The production of As You Like It was joined at Stage 73 by the New York premiere of the Commedia dell'arte scenario, the 16th century "madrigal comedy" by Orazio Vecchi, L'Amfi Parnasso, directed by Dan Southern featuring company members performing with Renaissance music arranged and played by the chamber group The Western Wind. This production was the company's first purely Commedia dell'arte style production, and featured the use of hand-crafted leather masks, improvisation, stylized movement and comic lazzi.

Twelfth Night at Riverside Church[edit]

In April 1979, the theatre company mounted a new production of Twelfth Night, set in an Art Nouveau style, directed by John Clingerman, with Andrew Achsen, Kristin Rudrud, Stuart Cohen, Alison Edwards, Beata Jachulski, Will Lecki, Scott Parson, Bruce Altman, and Ted Polites, staged in the round (with audiences on four sides) in the lower chamber of Riverside Church in Manhattan. This production was one of many that the theatre company opened on Shakespeare's birthday, April 23; this time, the production was inaugurated by a special celebration, culminating with the reading of a Shakespearean sonnet by the pastor of Riverside Church, fellow Bardophile, Rev. William Sloan Coffin.[16]

The professional Shakespeare company at Columbia University[edit]

From 1978 to 1980, the Riverside Shakespeare Company was the professional Equity theater company in residence at Columbia University under the sponsorship of Andrew B. Harris and internationally renowned Shakespeare scholar Bernard Beckerman, with audition, construction, storage and rehearsal spaces in Prentice Hall on West 125th Street west of Broadway, just a stone's throw from the Hudson River. A core company of twelve to fifteen professional actors were often complemented with Columbia University students both backstage and onstage as performers, working as student apprentices within the company, not unlike Shakespeare's company 400 years before.

Much Ado at Manhattan Theatre Club's Stage 73[edit]

Early in 1979 the company produced Much Ado About Nothing directed by Gloria Skurski with original music by Deborah Awner, with Margo Gruber and Gannon McHale, and Timothy Oman, Jim Brewster, Robert Boyle, Ronald Lew Harris, David Florek, Arland Russell, Daniel Tam and Leigh Podgorski, at Manhattan Theatre Club's Stage 73. The production was set in the roaring 20's, as if F. Scott Fitzgerald had imagined the meeting of Beatrice and Benedict at a festive garden party on Cape Cod.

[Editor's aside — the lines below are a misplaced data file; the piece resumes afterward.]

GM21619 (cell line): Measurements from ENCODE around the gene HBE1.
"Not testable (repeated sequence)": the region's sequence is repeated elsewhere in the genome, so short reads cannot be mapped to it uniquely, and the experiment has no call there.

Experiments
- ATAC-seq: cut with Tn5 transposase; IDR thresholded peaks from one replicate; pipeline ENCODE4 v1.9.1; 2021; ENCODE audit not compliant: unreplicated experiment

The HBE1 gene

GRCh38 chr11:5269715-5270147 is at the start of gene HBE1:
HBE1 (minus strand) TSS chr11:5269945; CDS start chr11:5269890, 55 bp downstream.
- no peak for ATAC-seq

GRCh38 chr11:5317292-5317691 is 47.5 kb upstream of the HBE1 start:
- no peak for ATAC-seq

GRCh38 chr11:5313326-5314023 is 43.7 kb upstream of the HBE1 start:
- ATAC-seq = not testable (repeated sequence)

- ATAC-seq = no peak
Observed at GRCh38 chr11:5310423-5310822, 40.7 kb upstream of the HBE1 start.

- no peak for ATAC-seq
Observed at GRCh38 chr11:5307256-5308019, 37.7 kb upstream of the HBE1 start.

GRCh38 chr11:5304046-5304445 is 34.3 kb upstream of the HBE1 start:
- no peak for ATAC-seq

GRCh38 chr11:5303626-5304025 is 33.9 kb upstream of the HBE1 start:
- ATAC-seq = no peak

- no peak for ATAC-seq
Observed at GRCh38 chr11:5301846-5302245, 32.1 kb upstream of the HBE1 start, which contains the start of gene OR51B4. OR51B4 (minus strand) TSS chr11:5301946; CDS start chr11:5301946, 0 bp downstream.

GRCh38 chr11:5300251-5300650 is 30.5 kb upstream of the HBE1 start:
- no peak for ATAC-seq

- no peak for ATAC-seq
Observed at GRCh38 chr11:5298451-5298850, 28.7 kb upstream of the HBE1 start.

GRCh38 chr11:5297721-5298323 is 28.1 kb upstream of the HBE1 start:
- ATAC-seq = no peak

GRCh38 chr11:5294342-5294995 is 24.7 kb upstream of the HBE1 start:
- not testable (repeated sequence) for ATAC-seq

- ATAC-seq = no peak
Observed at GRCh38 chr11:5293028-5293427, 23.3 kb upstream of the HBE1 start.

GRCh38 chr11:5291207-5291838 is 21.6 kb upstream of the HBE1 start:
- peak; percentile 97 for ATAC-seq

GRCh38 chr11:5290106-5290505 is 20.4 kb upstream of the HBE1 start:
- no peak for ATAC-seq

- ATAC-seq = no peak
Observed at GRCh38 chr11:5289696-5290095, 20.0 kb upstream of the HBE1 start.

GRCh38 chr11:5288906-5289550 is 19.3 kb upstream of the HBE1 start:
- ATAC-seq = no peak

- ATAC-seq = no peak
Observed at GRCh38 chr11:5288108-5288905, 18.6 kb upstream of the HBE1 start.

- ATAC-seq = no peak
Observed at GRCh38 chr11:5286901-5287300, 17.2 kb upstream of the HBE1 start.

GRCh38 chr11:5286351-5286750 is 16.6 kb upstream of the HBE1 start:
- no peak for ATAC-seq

The production of Much Ado About Nothing was staged as the first part of a double bill, followed by a glass of wine and then, on the same stage with a quick change of scenery, by Niccolo Machiavelli's The Mandrake.[17]

First Folio production of Henry IV, Part One[edit]

The company then mounted its first History Play by Shakespeare. In the late spring of 1979, after two months rehearsal of the armies of King Henry and Hotspur on the rooftop of Columbia University's Prentice Hall in southern Harlem, the company opened its third annual outdoor production of free Shakespeare, a major Equity staging of the complete Henry IV, Part One. This was Riverside's second First Folio Production, mounted on a replica of Shakespeare's Globe Theater, constructed on the courtyard roof Prentise Hall at West 125th and Broadway, and transported and erected on the main campus Quad of Columbia University.

Henry IV, Part I, with Nicholas Schatzki, Dan Southern, Gay Reed, and John Hiller, 1979

The cast featured Dan Southern as Hotspur and Jason Moehring as Hal, with Eric Hoffmann as Falstaff and William Hanauer as King Henry, and a cast of forty including Jim Brewster, Mary Skinner, Vit Horejs, David Murray Jaffe, Kathleen Monteleone, Jason Moehring, Julia Murray, Gay Reed, John Miller and Lois Tibbetts, with music by Deborah Awner played by a live orchestra.

For this production, the company built a replica of Shakespeare's Globe Theater outdoors, surrounded by trees on the southeast corner of the Columbia University Quad; the production was directed by W. Stuart McDowell and performed at night without microphones in this perfect acoustic environment, on a set designed and built by Dorian Vernacchio, costumes by Kenneth M. Yount, fight choreography for broadsword, halberd, dagger and mace, by Joel Leffert.

The reviewer of Show Business, Ted Bank, noted that: